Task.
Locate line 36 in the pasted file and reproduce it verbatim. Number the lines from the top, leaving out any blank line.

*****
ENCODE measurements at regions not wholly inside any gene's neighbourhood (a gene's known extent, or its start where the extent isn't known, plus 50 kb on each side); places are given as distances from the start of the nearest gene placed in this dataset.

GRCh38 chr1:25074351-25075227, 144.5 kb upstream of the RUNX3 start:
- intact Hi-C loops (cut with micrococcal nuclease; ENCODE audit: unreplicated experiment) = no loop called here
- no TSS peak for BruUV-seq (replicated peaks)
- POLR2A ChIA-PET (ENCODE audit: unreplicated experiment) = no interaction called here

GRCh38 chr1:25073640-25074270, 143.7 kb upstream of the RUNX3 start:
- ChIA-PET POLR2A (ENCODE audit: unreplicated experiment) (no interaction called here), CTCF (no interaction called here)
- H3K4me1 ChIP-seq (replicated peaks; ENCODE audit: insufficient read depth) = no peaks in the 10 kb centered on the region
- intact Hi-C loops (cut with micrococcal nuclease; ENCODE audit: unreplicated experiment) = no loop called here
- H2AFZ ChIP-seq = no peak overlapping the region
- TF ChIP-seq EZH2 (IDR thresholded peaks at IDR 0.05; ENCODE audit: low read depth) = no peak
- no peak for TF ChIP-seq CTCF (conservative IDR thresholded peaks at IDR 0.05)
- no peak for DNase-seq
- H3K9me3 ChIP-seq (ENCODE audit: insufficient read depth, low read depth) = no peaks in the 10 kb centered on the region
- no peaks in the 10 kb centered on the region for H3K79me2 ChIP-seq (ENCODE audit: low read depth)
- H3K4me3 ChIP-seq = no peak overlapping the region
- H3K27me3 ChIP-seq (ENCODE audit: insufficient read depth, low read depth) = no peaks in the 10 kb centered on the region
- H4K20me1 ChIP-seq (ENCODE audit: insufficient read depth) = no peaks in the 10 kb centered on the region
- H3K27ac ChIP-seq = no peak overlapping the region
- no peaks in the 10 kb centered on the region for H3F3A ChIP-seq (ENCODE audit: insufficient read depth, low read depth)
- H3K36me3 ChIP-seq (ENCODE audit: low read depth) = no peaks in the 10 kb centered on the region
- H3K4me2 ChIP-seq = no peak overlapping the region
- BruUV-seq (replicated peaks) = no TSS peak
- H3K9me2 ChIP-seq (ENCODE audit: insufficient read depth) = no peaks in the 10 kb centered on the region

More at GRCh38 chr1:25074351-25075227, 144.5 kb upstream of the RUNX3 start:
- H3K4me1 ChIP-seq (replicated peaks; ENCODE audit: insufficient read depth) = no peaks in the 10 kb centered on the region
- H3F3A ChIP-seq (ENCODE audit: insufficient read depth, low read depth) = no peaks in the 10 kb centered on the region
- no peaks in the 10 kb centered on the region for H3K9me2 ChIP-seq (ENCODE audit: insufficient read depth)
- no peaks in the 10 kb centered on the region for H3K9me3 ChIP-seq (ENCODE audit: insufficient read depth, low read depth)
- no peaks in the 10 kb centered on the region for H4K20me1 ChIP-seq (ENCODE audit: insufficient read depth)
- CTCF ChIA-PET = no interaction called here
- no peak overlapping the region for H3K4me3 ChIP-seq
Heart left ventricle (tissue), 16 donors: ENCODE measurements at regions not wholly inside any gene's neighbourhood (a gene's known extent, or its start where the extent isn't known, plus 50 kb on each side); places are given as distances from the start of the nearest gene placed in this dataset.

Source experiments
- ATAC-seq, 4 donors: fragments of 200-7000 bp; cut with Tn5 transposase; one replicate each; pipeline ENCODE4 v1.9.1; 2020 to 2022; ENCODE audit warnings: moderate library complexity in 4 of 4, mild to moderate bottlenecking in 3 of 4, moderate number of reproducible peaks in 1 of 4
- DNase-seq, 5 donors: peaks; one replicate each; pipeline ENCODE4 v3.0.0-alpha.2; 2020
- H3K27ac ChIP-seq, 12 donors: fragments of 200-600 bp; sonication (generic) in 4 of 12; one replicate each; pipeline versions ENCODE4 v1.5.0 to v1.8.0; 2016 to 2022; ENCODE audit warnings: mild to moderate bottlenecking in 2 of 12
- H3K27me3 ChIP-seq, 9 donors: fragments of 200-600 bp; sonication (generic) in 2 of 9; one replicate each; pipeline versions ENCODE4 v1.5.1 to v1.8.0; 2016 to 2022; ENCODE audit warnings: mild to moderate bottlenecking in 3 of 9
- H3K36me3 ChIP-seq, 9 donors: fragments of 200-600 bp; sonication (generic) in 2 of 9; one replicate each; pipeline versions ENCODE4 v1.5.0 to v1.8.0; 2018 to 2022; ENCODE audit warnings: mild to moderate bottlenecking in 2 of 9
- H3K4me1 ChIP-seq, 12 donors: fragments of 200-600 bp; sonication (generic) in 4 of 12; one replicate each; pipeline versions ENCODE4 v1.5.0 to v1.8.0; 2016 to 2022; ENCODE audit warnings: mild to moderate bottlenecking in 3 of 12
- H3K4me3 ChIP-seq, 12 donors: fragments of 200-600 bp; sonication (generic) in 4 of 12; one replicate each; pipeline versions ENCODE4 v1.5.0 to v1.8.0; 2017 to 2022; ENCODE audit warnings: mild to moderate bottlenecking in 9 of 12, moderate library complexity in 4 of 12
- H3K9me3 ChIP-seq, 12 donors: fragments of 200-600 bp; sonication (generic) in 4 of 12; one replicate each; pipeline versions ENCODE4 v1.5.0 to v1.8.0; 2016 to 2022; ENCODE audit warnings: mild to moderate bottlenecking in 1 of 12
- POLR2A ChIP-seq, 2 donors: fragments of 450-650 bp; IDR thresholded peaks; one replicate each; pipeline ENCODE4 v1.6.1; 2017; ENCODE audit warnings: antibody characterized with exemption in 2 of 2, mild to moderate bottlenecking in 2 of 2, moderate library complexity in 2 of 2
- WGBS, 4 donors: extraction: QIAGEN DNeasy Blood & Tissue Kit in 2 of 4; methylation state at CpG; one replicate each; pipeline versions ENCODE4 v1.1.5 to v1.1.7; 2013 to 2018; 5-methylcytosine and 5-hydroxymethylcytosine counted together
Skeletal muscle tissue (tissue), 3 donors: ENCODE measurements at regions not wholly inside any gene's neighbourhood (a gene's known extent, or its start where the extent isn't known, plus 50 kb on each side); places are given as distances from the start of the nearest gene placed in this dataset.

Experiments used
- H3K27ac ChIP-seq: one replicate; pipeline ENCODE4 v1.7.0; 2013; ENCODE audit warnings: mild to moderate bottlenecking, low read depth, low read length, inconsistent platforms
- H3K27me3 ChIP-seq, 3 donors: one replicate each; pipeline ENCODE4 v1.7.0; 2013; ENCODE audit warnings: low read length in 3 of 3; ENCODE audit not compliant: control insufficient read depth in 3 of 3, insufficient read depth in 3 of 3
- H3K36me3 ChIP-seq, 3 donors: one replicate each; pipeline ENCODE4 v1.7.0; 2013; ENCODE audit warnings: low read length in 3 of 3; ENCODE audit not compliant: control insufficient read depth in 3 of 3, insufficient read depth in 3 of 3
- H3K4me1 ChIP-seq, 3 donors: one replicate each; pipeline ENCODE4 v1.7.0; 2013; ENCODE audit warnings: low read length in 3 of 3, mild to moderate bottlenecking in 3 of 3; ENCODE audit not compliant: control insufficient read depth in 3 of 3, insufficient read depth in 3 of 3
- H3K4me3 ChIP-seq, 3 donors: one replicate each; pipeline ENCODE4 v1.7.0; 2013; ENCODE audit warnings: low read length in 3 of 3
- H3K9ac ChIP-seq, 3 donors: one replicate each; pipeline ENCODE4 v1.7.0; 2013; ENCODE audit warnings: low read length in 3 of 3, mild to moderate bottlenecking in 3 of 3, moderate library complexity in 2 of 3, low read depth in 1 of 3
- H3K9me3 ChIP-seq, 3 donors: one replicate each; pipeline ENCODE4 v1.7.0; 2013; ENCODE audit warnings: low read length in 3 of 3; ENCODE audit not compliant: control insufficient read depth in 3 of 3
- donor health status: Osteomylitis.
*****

- DNase-seq, 5 donors: peaks; one replicate each; pipeline ENCODE4 v3.0.0-alpha.2; 2020